Nanoparticulate Impurities in Excipients - A Threat to Protein Stability

Nanoparticulate Impurities in Excipients - A Threat to Protein Stability

Merck Life Science hosts this Webinar with Coriolis Scientists

A main reason for using excipients is to stabilize the active pharmaceutical ingredient and by that, ensuring an effective and safe therapy. Pharmaceutical grade sucrose, an important and commonly used stabilizer, contains nanoparticulate impurities (NPIs) of 100-200 nm size originating from the starting raw material. In this webinar, the scientists behind the discovery discuss the characteristics of these NPIs, explain their impact on aggregate/particle analytics and show, on the example of antibodies, that NPIs are a threat to protein stability. Their research has triggered the development of improved sucrose grades, that are low in NPIs to reduce the risk of unwanted instability

In this webinar, you will learn:

  • The role of sucrose as a stabilizer in pharmaceutical
  • Presence and characteristics of nanoparticulate impurities (NPIs) in pharmaceutical-grade sucrose
  • Impact of NPIs on protein stability
  • Succrose with low NPI content

Registration for on-demand webinar - Click here

 

(CEST)
On demand
Dr. Andrea Hawe

Dr. Andrea Hawe

Speaker

Andrea Hawe is co-founder and Chief Scientific Officer of Coriolis Pharma, a science-driven contract research organization for drug product development of biopharmaceuticals (protein, peptides, oligonucleotides, ATMPs, vaccines), with focus on formulation, lyophilization technologies and analytics (GMP and non-GMP). Andrea holds a PhD from the LMU (Munich) in pharmaceutical technology. She is an expert for protein formulation and protein characterization, and has published more than 50 articles in peer-reviewed journals.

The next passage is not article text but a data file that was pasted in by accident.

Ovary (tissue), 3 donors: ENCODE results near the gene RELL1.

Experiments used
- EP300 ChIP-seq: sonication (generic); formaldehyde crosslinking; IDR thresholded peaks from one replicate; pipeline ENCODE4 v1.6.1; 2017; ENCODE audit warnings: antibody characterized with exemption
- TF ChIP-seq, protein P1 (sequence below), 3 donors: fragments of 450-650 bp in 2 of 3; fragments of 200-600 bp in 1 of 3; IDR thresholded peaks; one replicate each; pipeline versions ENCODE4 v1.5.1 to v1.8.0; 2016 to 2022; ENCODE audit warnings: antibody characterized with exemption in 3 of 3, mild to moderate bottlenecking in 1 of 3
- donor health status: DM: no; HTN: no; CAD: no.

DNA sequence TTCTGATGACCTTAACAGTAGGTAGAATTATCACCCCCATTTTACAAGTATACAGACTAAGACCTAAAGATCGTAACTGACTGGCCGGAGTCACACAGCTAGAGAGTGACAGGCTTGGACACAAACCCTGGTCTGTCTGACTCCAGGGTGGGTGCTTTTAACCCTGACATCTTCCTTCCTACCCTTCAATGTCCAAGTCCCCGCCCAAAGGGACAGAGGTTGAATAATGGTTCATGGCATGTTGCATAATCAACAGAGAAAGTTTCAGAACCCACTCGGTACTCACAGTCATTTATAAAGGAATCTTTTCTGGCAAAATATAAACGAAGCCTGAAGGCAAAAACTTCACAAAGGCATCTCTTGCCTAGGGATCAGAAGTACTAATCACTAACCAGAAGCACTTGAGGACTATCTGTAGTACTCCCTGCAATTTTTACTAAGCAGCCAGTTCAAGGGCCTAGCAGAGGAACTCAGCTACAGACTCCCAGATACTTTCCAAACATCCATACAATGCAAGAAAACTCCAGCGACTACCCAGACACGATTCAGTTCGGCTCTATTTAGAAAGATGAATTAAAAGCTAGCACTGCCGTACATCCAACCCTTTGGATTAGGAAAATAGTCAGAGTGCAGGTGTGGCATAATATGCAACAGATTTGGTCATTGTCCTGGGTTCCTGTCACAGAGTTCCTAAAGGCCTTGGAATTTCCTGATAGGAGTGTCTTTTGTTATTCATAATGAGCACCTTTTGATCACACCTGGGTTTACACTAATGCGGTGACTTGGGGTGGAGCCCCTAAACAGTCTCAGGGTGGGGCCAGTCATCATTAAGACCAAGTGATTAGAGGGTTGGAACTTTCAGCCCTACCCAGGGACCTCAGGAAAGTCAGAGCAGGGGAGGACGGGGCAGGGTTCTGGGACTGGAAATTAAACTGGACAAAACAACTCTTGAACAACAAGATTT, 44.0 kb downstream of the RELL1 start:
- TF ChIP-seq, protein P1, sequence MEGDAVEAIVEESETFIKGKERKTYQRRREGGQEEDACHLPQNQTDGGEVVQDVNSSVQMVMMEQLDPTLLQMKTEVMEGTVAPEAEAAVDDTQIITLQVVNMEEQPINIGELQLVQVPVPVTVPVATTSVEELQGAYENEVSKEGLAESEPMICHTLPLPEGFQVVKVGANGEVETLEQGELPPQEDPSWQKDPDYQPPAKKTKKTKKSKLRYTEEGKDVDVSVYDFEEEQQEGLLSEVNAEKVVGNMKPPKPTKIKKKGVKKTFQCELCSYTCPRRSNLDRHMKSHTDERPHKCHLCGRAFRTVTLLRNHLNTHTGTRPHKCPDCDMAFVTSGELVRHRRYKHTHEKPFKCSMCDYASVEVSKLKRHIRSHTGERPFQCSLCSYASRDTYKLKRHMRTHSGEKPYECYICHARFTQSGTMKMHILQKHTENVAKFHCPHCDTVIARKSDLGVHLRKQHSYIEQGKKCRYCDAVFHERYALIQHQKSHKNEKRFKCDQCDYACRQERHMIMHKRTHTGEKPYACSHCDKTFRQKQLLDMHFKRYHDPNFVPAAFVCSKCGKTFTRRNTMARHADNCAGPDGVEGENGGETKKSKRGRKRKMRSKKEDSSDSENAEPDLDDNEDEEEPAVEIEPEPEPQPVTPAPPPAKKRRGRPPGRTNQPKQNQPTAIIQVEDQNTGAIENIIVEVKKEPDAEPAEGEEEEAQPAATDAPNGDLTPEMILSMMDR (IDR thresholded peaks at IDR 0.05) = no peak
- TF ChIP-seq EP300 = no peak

Dr. Daniel Weinbuch

Dr. Daniel Weinbuch

Speaker

Daniel Weinbuch is an Analytical Service Specialist at Coriolis Pharma. He holds a PhD from the Leiden University (The Netherlands) in Biopharmaceutical Sciences, for which he studied the pharmaceutical aspects of subvisible particles. As part his PhD project, Daniel Weinbuch investigated nanoparticulate impurities (NPIs) observed in pharmaceutical grade sugars. He works for Coriolis Pharma since 2013. His previous work experience includes positions at ratiopharm (now Teva) in Germany and Boehringer Ingelheim U.S. and Japan.